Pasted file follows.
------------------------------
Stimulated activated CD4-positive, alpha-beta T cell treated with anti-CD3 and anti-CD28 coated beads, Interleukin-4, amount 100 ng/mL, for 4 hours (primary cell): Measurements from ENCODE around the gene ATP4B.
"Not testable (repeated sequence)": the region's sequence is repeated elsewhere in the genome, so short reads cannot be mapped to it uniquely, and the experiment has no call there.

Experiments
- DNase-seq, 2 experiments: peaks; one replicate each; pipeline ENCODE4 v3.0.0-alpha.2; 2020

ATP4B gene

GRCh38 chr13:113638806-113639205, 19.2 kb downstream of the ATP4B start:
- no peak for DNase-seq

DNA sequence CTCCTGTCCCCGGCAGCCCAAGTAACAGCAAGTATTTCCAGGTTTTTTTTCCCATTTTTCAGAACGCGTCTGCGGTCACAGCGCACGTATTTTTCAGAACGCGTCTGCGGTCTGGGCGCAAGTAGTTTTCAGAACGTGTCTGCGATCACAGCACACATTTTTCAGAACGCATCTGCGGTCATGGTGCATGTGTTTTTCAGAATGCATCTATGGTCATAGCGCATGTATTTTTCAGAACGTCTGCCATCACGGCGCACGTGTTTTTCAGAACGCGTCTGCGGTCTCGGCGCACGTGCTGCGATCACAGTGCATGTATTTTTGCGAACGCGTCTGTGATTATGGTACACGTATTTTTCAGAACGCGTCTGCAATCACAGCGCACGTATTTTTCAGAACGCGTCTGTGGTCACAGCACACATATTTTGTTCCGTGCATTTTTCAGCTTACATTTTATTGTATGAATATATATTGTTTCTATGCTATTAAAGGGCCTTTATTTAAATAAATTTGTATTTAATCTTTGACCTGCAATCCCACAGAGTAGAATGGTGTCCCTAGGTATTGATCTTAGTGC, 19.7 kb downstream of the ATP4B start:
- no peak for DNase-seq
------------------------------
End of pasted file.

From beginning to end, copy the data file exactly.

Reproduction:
Stimulated activated CD4-positive, alpha-beta T cell treated with anti-CD3 and anti-CD28 coated beads, Interleukin-4, amount 100 ng/mL, for 4 hours (primary cell): Measurements from ENCODE around the gene ATP4B.
"Not testable (repeated sequence)": the region's sequence is repeated elsewhere in the genome, so short reads cannot be mapped to it uniquely, and the experiment has no call there.

Experiments
- DNase-seq, 2 experiments: peaks; one replicate each; pipeline ENCODE4 v3.0.0-alpha.2; 2020

ATP4B gene

GRCh38 chr13:113638806-113639205, 19.2 kb downstream of the ATP4B start:
- no peak for DNase-seq

DNA sequence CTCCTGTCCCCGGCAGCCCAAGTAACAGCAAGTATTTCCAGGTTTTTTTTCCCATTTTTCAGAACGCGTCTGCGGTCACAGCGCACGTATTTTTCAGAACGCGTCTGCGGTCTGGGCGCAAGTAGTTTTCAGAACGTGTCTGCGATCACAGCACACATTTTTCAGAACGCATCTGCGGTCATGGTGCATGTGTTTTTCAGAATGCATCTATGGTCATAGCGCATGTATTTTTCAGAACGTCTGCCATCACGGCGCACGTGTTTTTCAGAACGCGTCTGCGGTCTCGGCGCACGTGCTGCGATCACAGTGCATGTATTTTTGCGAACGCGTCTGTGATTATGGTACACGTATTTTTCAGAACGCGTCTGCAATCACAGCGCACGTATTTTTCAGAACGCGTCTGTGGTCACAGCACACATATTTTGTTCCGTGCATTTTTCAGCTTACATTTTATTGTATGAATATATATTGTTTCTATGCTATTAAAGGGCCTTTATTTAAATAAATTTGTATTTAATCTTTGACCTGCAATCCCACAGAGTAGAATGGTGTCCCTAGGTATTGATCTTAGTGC, 19.7 kb downstream of the ATP4B start:
- no peak for DNase-seq